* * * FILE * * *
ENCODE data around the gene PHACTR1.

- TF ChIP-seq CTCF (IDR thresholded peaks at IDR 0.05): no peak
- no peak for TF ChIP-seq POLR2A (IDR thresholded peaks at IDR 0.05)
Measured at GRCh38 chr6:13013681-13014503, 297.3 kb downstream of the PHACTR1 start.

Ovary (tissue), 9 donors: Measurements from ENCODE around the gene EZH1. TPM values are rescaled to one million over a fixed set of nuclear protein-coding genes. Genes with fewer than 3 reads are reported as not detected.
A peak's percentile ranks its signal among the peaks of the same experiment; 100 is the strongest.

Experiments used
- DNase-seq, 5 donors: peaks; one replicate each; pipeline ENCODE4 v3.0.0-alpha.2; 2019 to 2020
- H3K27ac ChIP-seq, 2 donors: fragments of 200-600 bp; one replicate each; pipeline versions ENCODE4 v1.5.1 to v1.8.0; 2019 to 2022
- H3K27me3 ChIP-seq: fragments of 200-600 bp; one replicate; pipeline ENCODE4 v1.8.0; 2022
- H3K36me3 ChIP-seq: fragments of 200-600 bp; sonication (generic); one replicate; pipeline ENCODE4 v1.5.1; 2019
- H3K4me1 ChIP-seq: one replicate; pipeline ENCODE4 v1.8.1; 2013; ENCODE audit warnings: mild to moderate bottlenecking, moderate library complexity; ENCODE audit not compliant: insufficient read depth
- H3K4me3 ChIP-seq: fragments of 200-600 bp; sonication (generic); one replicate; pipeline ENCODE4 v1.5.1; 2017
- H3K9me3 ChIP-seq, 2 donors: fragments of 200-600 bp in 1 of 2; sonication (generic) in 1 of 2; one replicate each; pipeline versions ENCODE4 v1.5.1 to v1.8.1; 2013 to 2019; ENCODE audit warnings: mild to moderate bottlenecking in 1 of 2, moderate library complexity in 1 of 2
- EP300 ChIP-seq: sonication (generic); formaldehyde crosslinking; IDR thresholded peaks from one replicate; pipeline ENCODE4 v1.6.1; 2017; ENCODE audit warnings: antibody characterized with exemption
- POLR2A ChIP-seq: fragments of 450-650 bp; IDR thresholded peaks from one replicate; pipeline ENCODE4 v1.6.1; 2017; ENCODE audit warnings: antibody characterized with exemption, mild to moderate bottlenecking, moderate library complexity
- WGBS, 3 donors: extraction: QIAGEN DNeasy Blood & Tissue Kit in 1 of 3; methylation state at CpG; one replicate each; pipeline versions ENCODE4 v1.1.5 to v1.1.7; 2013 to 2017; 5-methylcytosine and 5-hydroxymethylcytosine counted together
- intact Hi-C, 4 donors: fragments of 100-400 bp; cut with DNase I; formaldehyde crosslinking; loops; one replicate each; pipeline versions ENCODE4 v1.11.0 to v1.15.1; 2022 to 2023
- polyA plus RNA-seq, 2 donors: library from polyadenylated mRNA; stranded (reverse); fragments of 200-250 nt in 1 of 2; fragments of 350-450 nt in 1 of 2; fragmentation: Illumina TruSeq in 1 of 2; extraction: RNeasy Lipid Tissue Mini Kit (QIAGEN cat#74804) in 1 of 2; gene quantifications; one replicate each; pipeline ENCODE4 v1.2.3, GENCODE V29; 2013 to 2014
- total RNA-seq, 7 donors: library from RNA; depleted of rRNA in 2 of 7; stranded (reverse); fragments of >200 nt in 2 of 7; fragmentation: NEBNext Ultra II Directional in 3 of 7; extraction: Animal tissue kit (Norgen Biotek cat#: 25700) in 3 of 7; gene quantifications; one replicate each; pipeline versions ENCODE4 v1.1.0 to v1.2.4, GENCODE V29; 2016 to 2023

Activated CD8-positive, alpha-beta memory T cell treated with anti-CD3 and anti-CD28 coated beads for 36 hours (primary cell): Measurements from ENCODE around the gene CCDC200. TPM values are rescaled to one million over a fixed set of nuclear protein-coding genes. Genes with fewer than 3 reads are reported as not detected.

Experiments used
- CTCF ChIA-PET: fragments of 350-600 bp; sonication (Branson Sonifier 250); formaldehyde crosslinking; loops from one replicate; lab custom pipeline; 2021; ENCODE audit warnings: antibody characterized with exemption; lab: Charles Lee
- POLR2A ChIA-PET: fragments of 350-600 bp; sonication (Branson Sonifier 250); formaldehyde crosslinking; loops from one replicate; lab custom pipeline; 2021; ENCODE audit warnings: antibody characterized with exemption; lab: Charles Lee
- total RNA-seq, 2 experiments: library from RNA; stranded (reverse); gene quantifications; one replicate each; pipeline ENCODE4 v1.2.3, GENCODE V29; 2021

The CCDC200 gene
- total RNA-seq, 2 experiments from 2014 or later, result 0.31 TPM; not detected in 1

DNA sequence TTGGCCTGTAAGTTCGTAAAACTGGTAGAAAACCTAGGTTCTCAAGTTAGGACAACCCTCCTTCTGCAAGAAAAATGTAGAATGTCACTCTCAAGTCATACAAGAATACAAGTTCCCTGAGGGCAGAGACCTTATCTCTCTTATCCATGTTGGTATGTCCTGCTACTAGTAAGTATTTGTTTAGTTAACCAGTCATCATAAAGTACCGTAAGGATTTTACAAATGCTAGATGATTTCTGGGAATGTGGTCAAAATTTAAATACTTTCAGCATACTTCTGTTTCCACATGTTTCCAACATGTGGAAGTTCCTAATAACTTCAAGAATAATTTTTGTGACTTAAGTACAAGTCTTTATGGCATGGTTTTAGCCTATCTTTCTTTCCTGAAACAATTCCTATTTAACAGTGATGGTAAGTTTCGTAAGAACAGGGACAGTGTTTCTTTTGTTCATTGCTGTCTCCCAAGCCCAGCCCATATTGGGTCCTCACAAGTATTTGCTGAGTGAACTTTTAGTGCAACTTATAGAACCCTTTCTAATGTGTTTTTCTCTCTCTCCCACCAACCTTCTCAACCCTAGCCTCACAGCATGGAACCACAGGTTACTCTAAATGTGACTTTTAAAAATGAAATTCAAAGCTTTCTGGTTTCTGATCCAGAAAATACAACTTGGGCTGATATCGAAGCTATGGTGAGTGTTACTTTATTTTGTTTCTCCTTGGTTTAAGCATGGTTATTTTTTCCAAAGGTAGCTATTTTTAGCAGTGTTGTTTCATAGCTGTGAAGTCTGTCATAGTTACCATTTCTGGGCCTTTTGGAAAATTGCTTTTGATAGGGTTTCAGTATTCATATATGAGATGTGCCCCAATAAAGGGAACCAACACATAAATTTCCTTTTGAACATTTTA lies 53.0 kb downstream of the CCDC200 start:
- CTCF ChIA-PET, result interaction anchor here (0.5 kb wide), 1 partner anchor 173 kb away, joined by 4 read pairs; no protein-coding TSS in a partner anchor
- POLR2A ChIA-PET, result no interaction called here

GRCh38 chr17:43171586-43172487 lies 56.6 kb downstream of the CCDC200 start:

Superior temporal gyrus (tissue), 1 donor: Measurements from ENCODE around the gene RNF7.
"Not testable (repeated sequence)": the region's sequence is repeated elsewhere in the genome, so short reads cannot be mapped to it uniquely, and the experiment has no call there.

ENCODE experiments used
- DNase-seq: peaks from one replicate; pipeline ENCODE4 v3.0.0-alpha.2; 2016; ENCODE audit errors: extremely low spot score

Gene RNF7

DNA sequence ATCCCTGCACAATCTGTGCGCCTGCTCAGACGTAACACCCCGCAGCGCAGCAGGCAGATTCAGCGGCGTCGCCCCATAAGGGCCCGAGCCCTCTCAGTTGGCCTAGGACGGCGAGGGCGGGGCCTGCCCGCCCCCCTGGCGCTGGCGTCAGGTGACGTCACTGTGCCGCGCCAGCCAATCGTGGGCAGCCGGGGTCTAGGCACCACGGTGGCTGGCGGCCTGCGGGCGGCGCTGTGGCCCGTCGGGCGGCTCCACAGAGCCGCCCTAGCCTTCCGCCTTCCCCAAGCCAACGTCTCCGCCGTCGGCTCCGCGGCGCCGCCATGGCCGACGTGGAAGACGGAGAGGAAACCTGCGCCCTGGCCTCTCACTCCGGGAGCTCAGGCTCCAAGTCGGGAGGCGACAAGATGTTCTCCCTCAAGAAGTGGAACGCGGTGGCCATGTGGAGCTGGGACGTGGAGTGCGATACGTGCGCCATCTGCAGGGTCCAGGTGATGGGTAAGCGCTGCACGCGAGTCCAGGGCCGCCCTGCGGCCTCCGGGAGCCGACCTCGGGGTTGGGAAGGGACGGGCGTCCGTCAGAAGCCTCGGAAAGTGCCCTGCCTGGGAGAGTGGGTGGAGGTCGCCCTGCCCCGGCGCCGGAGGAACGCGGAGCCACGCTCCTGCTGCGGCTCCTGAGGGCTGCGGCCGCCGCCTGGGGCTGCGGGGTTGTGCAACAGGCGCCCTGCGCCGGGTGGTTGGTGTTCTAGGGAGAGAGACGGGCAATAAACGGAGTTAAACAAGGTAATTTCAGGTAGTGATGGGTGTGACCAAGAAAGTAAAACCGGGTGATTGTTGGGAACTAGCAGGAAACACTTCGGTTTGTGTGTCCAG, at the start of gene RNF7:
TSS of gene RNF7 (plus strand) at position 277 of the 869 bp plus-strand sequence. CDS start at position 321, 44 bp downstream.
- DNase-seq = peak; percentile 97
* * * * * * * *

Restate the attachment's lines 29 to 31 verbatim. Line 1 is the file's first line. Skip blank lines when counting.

- CTCF ChIA-PET, result interaction anchor here (0.5 kb wide), 1 partner anchor 173 kb away, joined by 4 read pairs; no protein-coding TSS in a partner anchor
- POLR2A ChIA-PET, result no interaction called here

GRCh38 chr17:43171586-43172487 lies 56.6 kb downstream of the CCDC200 start: